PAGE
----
Le mercredi 25 juillet 2012 à 21:34 +0100, Brian a écrit :
> On Wed 25 Jul 2012 at 23:23:14 +0300, Andrei POPESCU wrote:
> > On Mi, 25 iul 12, 21:18:19, Brian wrote:
> > > On Wed 25 Jul 2012 at 18:02:11 +0300, Andrei POPESCU wrote:
> > >
> > > > On Lu, 23 iul 12, 18:05:45, Brian wrote:
> > > > >
> > > > > All the major applications on the popular DEs are now geared up to
> > > > > output in PDF format when printing.
> > > >
> > > > PDF is kind of a subset of PostScript
> > > > http://en.wikipedia.org/wiki/Pdf#PostScript
> > >
> > > An interesting perspective but how does that connect with the assertion
> > > that
> > >
> > > > . . . Linux applications generally output Postscript when printing. ?
> > >
> > > I'll rephrase what I said previously:
> > >
> > > No major application on the popular DEs outputs PostScript when printing.
> > I was trying to point out that a PS printer is also a PDF printer.
> Are you using the word 'printer' to refer to the actual physical machine
> which does the printing or are you using it as a shorthand for 'printer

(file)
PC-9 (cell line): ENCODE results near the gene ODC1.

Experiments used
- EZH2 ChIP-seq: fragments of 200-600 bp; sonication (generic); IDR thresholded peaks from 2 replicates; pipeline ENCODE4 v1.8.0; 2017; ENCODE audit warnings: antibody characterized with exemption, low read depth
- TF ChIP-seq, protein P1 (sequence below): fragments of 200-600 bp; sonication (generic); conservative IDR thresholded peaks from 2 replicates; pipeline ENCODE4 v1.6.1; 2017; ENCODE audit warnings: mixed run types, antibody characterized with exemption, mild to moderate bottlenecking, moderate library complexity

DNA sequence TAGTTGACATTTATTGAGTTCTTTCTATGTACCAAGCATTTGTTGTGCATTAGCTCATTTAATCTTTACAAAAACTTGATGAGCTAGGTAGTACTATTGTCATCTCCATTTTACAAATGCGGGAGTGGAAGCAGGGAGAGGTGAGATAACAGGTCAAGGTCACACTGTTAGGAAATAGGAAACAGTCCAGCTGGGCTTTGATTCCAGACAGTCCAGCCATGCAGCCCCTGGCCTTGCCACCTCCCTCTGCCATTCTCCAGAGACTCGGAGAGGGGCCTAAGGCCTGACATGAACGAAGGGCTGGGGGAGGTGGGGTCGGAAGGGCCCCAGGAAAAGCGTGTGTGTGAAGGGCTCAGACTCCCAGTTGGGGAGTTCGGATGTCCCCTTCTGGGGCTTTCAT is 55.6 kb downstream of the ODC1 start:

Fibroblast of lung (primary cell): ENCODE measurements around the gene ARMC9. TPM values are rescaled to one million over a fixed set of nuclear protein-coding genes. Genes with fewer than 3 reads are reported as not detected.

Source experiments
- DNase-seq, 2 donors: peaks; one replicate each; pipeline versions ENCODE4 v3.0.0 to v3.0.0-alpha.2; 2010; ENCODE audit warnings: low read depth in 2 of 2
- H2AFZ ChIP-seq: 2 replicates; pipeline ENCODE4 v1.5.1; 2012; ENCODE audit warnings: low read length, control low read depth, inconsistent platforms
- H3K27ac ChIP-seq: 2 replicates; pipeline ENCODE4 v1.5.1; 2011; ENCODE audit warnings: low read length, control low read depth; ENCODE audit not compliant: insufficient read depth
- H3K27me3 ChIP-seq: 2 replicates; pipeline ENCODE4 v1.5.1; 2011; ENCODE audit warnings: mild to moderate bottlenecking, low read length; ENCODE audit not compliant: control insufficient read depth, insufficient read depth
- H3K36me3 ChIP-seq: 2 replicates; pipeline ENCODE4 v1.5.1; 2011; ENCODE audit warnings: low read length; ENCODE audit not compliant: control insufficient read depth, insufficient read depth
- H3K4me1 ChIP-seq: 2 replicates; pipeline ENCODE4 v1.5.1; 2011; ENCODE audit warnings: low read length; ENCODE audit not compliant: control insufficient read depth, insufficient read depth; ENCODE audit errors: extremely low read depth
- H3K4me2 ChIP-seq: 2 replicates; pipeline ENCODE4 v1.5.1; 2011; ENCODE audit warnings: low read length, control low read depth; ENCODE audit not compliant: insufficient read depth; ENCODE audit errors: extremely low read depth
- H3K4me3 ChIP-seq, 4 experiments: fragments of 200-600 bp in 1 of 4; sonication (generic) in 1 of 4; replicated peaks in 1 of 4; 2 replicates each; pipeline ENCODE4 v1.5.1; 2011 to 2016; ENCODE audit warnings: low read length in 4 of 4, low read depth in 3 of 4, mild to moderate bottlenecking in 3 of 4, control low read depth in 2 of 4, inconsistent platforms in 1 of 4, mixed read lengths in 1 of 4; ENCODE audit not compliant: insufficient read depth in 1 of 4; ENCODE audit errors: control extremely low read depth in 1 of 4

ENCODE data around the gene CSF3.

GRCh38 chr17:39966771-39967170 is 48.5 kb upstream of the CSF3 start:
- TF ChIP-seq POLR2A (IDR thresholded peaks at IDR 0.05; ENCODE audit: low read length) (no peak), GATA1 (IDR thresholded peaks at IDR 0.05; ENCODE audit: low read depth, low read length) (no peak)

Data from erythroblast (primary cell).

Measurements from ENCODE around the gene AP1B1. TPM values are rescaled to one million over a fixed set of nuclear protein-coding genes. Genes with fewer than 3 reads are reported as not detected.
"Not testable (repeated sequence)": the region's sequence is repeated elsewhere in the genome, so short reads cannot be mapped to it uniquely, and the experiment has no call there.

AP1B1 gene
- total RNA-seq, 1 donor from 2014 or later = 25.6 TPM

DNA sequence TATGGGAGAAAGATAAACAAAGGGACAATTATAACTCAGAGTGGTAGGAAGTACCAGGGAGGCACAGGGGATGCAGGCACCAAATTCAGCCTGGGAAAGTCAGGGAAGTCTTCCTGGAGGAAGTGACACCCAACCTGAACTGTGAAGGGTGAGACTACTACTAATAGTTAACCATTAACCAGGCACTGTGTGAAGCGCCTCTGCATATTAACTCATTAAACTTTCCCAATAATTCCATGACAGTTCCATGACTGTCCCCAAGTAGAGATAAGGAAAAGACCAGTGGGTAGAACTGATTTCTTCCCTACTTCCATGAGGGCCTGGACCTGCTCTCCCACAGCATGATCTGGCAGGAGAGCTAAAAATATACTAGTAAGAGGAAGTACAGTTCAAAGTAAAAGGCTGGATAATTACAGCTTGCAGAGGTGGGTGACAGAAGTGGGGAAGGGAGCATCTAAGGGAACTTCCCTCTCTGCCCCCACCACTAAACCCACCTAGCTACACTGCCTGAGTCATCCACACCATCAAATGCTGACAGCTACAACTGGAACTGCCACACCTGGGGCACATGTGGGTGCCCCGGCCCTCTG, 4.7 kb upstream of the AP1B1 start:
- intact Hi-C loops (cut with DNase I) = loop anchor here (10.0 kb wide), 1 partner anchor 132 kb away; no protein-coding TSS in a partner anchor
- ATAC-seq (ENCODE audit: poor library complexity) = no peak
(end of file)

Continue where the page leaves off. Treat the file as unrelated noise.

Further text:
> queue' or 'print queue'?
I might have totally missed the point: I am by no way a printer* guru,
but I have yet to see someone do a
cat file.ps > /dev/lpr0 (or whatever)
to print a file.
What the guy wanted was just to be sure that in 5-10 years, his printer
would still work even if the blobs were not to be released anymore.
Three goods points were raised:
1) Postscript printers (advertised so) are great in that regard because
they only need a PPD (ASCII) file to work. This is not the only way to
be sure the printer will work in 10 years but this is the easiest (BTW,
I have never heard of someone complaining because some binary blobs for
his printer were not available anymore...).
2) Even with open source drivers, you cannot control the firmware of the
printer: some printers are programmed to force you to visit your
reseller once in a while for "maintenance" or just stop working.
3) CUPS is most certainly what will be used to manage the queue and talk
to the printer. CUPS will translate everything that is sent to it to
some dialect the printer can understand.
Am I wrong somewhere? Did I overlooked something important here?
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